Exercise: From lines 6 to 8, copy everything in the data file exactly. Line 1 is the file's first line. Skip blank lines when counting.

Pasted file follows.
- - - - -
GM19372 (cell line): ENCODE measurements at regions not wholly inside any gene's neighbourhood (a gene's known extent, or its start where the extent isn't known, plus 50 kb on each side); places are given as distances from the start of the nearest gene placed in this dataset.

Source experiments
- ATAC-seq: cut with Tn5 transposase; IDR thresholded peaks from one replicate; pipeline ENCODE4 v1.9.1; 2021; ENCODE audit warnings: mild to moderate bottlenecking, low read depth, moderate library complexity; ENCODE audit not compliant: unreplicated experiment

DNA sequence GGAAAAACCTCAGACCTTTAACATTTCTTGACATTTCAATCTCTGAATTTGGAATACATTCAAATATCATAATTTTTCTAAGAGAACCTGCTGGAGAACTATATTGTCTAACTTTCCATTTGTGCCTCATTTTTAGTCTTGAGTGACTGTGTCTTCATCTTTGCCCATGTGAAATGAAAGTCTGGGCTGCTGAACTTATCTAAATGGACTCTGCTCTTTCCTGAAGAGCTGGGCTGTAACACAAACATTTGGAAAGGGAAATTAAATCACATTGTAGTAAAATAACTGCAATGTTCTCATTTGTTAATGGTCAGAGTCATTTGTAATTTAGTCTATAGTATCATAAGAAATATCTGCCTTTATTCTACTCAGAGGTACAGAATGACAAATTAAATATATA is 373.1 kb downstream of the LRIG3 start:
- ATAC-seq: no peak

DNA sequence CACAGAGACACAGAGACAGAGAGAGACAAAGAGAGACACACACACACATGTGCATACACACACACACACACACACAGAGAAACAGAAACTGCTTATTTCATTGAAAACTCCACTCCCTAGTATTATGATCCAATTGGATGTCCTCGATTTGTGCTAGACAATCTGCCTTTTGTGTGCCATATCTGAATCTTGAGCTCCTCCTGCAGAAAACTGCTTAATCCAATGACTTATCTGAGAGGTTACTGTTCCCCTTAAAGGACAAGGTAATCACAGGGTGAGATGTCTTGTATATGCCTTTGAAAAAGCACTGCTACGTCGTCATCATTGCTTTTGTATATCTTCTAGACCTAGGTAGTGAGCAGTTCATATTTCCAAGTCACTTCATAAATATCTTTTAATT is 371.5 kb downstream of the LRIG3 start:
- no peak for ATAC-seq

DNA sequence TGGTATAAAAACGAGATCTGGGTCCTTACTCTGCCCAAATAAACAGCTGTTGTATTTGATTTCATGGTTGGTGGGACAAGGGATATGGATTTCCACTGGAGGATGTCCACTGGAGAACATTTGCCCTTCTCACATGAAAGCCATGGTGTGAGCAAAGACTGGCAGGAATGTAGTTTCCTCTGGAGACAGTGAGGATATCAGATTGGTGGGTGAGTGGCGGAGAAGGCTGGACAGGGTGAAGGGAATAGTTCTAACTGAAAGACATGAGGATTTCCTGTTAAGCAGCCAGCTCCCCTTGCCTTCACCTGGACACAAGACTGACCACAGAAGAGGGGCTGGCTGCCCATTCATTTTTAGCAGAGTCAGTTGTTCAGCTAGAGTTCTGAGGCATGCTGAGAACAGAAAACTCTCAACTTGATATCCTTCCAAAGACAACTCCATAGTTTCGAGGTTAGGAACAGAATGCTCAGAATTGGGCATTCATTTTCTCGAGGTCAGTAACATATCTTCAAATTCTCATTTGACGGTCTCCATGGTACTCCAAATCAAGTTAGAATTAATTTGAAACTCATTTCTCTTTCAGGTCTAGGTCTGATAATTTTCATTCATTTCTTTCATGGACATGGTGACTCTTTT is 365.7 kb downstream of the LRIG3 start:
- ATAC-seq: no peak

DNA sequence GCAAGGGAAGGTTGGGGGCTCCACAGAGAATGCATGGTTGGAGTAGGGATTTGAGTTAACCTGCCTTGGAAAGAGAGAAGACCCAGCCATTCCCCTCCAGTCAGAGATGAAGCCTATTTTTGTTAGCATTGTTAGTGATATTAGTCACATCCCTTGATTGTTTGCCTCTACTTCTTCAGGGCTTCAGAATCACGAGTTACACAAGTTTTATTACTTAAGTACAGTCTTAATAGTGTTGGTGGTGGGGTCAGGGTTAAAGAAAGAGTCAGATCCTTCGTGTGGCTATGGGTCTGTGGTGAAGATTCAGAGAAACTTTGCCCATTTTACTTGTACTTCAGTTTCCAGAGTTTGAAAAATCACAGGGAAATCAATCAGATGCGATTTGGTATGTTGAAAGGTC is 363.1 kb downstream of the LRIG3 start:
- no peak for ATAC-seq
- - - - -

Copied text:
DNA sequence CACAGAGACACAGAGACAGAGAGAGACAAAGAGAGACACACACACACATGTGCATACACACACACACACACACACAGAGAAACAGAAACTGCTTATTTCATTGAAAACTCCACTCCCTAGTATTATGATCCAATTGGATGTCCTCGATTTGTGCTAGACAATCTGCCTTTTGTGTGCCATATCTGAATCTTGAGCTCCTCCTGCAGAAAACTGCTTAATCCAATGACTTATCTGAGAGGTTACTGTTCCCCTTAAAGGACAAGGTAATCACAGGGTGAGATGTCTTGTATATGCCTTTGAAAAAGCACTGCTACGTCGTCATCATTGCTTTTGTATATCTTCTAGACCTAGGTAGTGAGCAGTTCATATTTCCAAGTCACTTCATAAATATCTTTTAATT is 371.5 kb downstream of the LRIG3 start:
- no peak for ATAC-seq

DNA sequence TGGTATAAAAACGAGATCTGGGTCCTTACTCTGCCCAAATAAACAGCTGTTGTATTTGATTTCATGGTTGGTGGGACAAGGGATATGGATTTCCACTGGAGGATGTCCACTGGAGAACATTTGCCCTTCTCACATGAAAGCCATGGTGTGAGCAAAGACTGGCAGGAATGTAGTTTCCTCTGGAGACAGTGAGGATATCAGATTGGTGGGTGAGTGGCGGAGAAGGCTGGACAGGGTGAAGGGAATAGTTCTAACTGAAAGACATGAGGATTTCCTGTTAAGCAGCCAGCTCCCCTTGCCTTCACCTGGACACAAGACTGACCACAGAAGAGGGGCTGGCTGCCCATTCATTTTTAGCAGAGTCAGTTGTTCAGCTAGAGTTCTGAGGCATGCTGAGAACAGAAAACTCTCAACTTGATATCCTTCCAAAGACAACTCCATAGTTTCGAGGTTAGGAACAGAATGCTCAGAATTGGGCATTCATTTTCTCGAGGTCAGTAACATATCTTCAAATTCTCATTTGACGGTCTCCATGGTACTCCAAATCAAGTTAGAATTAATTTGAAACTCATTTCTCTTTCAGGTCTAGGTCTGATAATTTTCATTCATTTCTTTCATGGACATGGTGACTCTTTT is 365.7 kb downstream of the LRIG3 start: